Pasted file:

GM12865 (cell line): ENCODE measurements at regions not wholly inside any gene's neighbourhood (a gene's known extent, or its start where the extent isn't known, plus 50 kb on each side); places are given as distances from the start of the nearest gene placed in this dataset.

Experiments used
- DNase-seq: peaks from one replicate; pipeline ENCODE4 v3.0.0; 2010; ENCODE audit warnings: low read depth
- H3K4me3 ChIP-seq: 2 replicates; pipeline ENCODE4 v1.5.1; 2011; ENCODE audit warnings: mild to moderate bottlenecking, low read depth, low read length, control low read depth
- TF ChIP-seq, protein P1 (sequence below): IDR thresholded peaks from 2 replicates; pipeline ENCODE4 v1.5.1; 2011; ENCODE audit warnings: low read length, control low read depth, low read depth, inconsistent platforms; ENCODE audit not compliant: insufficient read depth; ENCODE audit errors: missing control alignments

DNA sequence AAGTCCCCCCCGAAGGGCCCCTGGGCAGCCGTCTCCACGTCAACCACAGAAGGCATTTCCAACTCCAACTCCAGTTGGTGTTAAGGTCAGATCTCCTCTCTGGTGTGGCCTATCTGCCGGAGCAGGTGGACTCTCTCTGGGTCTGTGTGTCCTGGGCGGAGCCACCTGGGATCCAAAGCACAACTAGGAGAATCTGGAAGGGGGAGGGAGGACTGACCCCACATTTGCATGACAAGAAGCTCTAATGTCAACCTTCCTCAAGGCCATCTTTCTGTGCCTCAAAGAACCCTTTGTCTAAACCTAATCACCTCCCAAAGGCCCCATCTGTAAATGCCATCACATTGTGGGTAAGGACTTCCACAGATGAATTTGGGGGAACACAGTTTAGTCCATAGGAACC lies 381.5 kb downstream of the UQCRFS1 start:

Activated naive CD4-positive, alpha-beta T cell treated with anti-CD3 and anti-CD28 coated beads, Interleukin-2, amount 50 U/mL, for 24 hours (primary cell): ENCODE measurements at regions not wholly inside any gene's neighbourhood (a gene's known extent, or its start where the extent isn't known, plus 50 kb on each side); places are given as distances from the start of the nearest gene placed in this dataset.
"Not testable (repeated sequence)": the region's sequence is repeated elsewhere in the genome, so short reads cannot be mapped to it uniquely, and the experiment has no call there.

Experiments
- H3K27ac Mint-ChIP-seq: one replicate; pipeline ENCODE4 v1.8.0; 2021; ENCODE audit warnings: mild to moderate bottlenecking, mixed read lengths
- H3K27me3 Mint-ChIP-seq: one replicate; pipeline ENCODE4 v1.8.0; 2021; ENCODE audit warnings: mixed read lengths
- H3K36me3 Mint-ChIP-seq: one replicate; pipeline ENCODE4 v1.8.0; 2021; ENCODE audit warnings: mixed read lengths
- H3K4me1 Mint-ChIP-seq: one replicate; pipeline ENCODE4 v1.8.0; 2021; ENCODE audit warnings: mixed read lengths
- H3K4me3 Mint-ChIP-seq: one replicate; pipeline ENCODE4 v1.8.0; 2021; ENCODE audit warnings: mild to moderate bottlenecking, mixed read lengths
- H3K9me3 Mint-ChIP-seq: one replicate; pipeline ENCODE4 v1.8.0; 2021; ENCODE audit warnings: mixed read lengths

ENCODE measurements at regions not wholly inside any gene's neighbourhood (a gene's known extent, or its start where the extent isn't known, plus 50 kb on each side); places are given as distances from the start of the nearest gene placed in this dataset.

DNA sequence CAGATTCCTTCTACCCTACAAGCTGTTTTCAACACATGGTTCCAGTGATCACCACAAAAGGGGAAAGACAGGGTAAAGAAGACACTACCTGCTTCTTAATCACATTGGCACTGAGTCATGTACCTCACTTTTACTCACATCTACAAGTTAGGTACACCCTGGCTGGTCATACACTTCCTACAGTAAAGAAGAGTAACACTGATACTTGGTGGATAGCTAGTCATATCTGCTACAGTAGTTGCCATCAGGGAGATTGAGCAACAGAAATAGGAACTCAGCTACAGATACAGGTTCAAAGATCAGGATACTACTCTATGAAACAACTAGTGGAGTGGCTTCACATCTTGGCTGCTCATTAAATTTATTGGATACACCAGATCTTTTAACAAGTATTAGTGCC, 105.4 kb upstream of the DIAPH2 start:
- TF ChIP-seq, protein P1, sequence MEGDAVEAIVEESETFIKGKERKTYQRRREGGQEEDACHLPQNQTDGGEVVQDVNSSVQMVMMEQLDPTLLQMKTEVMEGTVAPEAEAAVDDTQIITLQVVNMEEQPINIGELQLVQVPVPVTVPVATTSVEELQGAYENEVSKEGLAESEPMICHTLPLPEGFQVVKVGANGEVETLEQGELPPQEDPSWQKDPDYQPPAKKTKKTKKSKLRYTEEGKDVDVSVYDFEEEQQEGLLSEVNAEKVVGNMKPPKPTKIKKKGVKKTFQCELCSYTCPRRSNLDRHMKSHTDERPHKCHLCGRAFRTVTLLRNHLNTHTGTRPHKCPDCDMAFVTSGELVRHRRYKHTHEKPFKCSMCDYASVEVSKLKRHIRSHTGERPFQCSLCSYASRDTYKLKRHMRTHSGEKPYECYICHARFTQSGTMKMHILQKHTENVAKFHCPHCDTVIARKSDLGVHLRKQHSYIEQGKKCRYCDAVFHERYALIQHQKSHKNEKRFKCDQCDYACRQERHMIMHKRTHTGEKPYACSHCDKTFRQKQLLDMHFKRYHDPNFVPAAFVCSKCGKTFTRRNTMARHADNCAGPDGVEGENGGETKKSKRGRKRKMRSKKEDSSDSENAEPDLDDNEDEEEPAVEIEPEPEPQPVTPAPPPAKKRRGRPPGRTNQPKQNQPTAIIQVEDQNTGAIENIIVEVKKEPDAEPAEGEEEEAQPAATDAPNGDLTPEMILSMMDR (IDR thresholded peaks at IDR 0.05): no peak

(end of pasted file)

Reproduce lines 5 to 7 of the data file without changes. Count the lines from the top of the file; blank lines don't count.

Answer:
- TF ChIP-seq, protein P1 (sequence below): IDR thresholded peaks from 2 replicates; pipeline ENCODE4 v1.5.1; 2011; ENCODE audit warnings: low read length, control low read depth, low read depth, inconsistent platforms; ENCODE audit not compliant: insufficient read depth; ENCODE audit errors: missing control alignments

DNA sequence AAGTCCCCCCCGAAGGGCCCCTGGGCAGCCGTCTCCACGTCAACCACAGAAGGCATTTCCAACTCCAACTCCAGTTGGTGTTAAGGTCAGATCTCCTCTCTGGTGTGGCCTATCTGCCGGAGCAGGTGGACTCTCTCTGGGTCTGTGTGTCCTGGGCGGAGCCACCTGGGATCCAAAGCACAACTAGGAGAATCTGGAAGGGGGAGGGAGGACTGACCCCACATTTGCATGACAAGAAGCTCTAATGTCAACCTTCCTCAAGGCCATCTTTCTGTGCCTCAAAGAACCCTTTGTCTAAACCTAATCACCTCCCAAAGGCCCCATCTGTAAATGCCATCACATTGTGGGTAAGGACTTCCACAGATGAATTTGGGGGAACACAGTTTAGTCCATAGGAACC lies 381.5 kb downstream of the UQCRFS1 start:

Activated naive CD4-positive, alpha-beta T cell treated with anti-CD3 and anti-CD28 coated beads, Interleukin-2, amount 50 U/mL, for 24 hours (primary cell): ENCODE measurements at regions not wholly inside any gene's neighbourhood (a gene's known extent, or its start where the extent isn't known, plus 50 kb on each side); places are given as distances from the start of the nearest gene placed in this dataset.